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Environ Health Perspect. 2012 Feb;120(2):260-6. doi: 10.1289/ehp.1003270. Epub 2011 Oct 20.

Spatial patterns and socioecological drivers of dengue fever transmission in Queensland, Australia.

Author information

1
School of Population Health, The University of Queensland, Brisbane, Queensland, Australia. w.hu@sph.uq.edu.au

Abstract

BACKGROUND:

Understanding how socioecological factors affect the transmission of dengue fever (DF) may help to develop an early warning system of DF.

OBJECTIVES:

We examined the impact of socioecological factors on the transmission of DF and assessed potential predictors of locally acquired and overseas-acquired cases of DF in Queensland, Australia.

METHODS:

We obtained data from Queensland Health on the numbers of notified DF cases by local government area (LGA) in Queensland for the period 1 January 2002 through 31 December 2005. Data on weather and the socioeconomic index were obtained from the Australian Bureau of Meteorology and the Australian Bureau of Statistics, respectively. A Bayesian spatial conditional autoregressive model was fitted at the LGA level to quantify the relationship between DF and socioecological factors.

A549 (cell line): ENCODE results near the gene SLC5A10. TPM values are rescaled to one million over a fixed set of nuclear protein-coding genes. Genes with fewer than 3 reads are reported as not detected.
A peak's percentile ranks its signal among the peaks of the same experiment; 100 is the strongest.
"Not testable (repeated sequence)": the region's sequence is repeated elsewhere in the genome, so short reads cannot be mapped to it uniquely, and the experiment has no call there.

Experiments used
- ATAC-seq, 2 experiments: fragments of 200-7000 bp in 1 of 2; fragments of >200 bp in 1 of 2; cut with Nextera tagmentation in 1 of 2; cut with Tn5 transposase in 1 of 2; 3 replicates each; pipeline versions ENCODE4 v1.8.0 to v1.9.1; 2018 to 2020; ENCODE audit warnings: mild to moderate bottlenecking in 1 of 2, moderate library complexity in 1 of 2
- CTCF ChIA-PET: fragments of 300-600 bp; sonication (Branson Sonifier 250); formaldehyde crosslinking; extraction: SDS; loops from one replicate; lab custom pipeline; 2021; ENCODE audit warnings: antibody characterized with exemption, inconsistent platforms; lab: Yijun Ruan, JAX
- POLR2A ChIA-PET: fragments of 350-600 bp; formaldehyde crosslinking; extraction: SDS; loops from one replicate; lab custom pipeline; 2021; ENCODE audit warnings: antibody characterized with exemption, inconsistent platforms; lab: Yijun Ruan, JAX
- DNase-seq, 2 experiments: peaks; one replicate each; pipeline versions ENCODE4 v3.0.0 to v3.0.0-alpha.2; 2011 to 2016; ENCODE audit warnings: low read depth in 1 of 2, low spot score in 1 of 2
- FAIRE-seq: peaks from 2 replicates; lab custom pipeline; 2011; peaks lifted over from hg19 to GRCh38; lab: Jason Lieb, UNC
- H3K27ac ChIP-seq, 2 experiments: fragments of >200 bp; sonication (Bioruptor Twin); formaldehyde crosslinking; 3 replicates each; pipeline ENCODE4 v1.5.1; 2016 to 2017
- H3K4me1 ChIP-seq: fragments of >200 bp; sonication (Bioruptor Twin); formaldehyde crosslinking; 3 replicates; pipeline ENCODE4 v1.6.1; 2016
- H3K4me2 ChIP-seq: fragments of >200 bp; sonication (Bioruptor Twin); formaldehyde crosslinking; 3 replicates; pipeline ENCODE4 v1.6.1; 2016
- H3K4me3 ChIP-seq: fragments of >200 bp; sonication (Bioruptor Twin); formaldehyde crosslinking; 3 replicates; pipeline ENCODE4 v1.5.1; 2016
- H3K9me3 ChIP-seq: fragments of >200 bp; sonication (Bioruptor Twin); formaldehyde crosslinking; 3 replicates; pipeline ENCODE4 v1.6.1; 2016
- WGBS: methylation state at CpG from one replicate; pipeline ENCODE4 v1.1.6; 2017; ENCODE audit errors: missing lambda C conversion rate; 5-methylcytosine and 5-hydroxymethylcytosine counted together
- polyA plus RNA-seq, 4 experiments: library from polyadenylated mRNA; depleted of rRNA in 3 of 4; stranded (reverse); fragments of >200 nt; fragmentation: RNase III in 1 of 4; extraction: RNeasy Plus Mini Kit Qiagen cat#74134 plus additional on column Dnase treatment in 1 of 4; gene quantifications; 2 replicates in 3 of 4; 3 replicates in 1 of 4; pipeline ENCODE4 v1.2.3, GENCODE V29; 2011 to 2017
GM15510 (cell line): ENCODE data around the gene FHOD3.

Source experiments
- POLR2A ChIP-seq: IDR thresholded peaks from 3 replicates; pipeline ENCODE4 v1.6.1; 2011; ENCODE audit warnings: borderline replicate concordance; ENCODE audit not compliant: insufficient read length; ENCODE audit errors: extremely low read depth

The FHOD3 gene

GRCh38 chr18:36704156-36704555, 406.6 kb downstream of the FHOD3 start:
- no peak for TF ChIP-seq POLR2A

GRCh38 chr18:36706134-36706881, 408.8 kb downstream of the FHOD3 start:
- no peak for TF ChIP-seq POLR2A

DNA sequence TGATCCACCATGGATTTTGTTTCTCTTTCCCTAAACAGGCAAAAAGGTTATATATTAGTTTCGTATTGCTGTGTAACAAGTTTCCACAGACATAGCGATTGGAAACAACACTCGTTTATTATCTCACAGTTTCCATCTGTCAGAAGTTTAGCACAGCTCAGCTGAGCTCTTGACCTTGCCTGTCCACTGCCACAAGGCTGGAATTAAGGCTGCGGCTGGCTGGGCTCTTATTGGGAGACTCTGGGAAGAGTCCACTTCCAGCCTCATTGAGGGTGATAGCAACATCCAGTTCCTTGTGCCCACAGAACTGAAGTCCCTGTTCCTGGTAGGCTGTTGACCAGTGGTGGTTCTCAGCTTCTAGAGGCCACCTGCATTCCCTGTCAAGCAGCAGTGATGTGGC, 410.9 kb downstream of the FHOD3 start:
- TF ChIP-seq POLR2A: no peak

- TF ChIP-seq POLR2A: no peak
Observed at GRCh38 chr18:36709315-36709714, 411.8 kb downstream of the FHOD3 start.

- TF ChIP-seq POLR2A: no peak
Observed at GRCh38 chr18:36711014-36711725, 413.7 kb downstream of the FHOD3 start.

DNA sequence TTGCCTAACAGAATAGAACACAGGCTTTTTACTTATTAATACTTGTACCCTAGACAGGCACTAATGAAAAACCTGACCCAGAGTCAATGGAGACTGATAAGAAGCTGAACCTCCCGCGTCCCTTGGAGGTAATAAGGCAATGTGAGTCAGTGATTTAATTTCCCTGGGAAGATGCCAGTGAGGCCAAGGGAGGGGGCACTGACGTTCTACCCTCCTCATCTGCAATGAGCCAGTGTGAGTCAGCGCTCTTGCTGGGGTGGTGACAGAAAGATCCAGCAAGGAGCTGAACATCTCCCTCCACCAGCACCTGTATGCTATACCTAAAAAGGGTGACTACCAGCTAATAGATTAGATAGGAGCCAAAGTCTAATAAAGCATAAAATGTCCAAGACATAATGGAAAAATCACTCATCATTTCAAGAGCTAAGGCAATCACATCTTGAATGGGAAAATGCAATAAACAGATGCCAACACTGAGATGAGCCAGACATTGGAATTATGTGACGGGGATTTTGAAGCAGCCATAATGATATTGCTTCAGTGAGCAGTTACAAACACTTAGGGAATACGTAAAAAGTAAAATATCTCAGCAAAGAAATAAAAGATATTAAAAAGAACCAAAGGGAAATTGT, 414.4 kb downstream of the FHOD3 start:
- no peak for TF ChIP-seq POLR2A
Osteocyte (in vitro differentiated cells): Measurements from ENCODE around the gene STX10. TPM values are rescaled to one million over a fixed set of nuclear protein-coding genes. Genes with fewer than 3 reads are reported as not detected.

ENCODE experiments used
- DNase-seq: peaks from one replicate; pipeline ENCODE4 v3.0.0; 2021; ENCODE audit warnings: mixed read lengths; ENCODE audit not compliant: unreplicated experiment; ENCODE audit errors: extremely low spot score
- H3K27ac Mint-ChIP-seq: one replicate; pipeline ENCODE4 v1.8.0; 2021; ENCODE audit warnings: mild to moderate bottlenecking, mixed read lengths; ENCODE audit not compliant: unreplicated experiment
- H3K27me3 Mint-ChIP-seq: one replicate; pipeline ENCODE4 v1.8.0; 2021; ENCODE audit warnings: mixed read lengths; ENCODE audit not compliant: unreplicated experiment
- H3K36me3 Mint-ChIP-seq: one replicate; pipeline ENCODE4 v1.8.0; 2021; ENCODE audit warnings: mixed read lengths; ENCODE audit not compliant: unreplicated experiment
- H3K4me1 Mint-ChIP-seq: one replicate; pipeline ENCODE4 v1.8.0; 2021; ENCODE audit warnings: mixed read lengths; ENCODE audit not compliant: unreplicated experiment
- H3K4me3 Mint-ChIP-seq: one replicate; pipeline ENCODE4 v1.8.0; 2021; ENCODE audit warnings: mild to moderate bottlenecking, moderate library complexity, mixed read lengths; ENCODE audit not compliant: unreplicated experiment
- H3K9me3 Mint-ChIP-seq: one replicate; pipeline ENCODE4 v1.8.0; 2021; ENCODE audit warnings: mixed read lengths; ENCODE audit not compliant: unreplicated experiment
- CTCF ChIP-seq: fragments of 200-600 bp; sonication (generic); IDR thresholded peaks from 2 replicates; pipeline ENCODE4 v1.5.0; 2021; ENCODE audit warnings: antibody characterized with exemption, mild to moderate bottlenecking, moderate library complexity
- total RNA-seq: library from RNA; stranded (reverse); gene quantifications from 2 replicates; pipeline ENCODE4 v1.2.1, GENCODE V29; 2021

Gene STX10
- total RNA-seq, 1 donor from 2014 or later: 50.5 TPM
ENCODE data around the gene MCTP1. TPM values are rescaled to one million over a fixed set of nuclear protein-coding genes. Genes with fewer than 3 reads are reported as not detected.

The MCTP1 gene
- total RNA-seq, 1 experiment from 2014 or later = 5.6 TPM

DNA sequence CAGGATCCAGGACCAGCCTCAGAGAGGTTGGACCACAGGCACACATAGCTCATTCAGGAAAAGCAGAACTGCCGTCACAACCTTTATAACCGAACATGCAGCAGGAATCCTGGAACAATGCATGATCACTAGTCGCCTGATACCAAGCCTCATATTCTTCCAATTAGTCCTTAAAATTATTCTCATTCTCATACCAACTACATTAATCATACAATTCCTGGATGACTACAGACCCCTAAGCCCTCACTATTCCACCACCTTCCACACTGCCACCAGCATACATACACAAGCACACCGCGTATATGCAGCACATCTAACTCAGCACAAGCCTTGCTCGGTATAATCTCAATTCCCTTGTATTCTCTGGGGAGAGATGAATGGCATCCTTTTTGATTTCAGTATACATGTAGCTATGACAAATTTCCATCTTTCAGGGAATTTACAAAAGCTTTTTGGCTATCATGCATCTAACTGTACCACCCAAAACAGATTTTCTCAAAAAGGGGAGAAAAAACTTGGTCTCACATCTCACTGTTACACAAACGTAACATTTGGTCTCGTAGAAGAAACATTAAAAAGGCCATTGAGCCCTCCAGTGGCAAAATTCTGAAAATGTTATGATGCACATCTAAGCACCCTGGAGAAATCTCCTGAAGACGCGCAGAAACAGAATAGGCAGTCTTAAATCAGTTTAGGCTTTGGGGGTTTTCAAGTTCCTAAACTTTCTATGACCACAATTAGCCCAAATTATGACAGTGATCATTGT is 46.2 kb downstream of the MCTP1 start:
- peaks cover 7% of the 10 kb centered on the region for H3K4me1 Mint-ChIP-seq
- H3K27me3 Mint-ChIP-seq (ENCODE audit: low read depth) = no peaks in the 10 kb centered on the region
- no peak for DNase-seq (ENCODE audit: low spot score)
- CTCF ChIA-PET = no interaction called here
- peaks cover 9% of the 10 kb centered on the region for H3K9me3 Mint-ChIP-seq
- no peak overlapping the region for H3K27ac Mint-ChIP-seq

RESULTS:

Our estimates suggest an increase in locally acquired DF of 6% [95% credible interval (CI): 2%, 11%] and 61% (95% CI: 2%, 241%) in association with a 1-mm increase in average monthly rainfall and a 1°C increase in average monthly maximum temperature between 2002 and 2005, respectively. By contrast, overseas-acquired DF cases increased by 1% (95% CI: 0%, 3%) and by 1% (95% CI: 0%, 2%) in association with a 1-mm increase in average monthly rainfall and a 1-unit increase in average socioeconomic index, respectively.

CONCLUSIONS:

Socioecological factors appear to influence the transmission of DF in Queensland, but the drivers of locally acquired and overseas-acquired DF may differ. DF risk is spatially clustered with different patterns for locally acquired and overseas-acquired cases.

PMID:
22015625
PMCID:
PMC3279430
DOI:
10.1289/ehp.1003270
[Indexed for MEDLINE]
Free PMC Article
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